Since I last testified here in February, the job market has continued to strengthen and inflation has moved up. In the most recent data, inflation was a little above 2 percent, the level that the Federal Open Market Committee, or FOMC, thinks will best achieve our price stability and employment objectives over the longer run. The latest figure was boosted by a significant increase in gasoline and other energy prices.

                                      An average of 215,000 net new jobs were created each month in the first half of this year. That number is somewhat higher than the monthly average for 2017. It is also a good deal higher than the average number of people who enter the work force each month on net. The unemployment rate edged down 0.1 percentage point over the first half of the year to 4.0 percent in June, near the lowest level of the past two decades. In addition, the share of the population that either has a job or has looked for one in the past month–the labor force participation rate–has not changed much since late 2013. This development is another sign of labor market strength. Part of what has kept the participation rate stable is that more working-age people have started looking for a job, which has helped make up for the large number of baby boomers who are retiring and leaving the labor force.

                                      Another piece of good news is that the robust conditions in the labor market are being felt by many different groups. For example, the unemployment rates for African Americans and Hispanics have fallen sharply over the past few years and are now near their lowest levels since the Bureau of Labor Statistics began reporting data for these groups in 1972. Groups with higher unemployment rates have tended to benefit the most as the job market has strengthened. But jobless rates for these groups are still higher than those for whites. And while three-fourths of whites responded in a recent Federal Reserve survey that they were doing at least okay financially in 2017, only two-thirds of African Americans and Hispanics responded that way.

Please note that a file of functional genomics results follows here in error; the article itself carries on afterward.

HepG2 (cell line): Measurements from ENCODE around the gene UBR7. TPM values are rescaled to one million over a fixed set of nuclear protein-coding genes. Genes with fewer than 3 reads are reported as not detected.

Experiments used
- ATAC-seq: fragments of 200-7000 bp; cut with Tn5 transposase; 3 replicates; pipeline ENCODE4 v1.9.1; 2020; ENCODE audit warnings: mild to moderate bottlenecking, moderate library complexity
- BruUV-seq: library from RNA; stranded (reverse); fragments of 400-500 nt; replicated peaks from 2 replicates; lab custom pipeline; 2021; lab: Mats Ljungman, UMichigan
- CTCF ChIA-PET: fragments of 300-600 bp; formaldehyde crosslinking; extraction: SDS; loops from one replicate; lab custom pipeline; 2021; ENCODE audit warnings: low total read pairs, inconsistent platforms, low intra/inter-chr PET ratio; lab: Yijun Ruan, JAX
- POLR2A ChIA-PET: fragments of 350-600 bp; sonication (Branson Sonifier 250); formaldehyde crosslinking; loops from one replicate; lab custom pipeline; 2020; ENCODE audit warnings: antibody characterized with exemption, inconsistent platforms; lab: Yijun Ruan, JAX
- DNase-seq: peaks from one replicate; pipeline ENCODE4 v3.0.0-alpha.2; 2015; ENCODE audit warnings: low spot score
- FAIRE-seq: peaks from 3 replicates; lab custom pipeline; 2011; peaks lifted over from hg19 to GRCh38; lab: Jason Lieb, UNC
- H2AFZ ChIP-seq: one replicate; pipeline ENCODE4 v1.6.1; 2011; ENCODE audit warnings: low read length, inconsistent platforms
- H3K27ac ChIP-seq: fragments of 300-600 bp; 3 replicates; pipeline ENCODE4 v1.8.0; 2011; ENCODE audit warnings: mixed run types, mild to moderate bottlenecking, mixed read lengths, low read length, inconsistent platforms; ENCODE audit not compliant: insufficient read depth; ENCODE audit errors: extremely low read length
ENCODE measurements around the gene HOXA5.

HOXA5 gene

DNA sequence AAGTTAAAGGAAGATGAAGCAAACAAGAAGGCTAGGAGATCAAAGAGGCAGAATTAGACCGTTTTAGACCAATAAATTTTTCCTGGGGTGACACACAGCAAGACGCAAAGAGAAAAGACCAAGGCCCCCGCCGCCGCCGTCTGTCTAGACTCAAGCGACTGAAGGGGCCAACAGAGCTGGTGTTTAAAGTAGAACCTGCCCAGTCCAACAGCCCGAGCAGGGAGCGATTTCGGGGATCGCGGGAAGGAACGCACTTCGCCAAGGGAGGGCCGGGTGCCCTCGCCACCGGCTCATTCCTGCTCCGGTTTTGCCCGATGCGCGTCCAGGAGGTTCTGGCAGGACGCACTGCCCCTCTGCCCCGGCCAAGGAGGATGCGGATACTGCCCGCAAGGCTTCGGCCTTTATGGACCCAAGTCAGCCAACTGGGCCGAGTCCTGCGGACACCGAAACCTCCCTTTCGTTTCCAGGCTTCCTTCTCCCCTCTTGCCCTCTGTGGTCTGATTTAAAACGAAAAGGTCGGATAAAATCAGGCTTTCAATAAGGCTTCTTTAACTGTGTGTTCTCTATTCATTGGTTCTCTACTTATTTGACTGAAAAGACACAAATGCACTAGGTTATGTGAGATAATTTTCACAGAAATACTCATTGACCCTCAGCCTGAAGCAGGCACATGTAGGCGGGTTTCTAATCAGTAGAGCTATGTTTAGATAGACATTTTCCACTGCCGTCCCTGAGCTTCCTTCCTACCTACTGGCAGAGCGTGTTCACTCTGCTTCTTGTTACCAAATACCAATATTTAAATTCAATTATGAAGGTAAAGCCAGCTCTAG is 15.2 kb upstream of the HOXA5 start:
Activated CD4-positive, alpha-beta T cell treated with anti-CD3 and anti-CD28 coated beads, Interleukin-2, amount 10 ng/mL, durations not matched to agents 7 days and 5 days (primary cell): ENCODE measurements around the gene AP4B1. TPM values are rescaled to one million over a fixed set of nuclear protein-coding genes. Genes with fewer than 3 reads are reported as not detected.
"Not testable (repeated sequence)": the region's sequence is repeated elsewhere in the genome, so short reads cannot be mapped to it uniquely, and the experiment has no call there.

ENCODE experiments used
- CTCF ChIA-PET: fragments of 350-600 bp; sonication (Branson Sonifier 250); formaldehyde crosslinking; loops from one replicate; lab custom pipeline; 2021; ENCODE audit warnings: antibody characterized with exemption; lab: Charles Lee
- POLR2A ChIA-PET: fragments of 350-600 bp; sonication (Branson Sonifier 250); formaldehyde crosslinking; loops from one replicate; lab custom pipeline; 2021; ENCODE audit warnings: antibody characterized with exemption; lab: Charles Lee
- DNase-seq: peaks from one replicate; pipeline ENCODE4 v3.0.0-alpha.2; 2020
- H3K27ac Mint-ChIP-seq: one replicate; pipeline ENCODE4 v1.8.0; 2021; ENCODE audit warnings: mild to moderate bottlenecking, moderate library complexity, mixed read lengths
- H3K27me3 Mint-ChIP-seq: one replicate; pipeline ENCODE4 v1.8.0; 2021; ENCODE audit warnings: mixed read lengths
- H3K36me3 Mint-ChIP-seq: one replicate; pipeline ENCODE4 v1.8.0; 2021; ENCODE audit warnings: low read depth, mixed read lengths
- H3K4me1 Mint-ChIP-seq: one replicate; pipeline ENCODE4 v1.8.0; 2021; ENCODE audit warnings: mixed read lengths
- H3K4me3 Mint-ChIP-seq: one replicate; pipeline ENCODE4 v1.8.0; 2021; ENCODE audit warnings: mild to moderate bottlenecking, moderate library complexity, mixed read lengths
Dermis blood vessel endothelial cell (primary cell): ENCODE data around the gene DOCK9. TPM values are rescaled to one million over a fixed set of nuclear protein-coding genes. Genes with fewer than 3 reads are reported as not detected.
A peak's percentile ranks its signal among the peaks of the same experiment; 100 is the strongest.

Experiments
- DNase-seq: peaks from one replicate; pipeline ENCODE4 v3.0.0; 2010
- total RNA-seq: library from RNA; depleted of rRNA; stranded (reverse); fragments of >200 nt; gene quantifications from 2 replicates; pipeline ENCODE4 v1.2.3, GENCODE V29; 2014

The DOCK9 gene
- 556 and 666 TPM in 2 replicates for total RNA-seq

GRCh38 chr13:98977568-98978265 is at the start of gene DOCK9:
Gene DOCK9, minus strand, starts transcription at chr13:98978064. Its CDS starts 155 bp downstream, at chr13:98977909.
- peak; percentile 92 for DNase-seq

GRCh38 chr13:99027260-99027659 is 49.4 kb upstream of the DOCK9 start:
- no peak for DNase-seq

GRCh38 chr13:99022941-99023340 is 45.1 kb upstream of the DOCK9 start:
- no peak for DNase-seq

Incoming data show that, alongside the strong job market, the U.S. economy has grown at a solid pace so far this year. The value of goods and services produced in the economy–or gross domestic product–rose at a moderate annual rate of 2 percent in the first quarter after adjusting for inflation. However, the latest data suggest that economic growth in the second quarter was considerably stronger than in the first. The solid pace of growth so far this year is based on several factors. Robust job gains, rising after-tax incomes, and optimism among households have lifted consumer spending in recent months. Investment by businesses has continued to grow at a healthy rate. Good economic performance in other countries has supported U.S. exports and manufacturing. And while housing construction has not increased this year, it is up noticeably from where it stood a few years ago.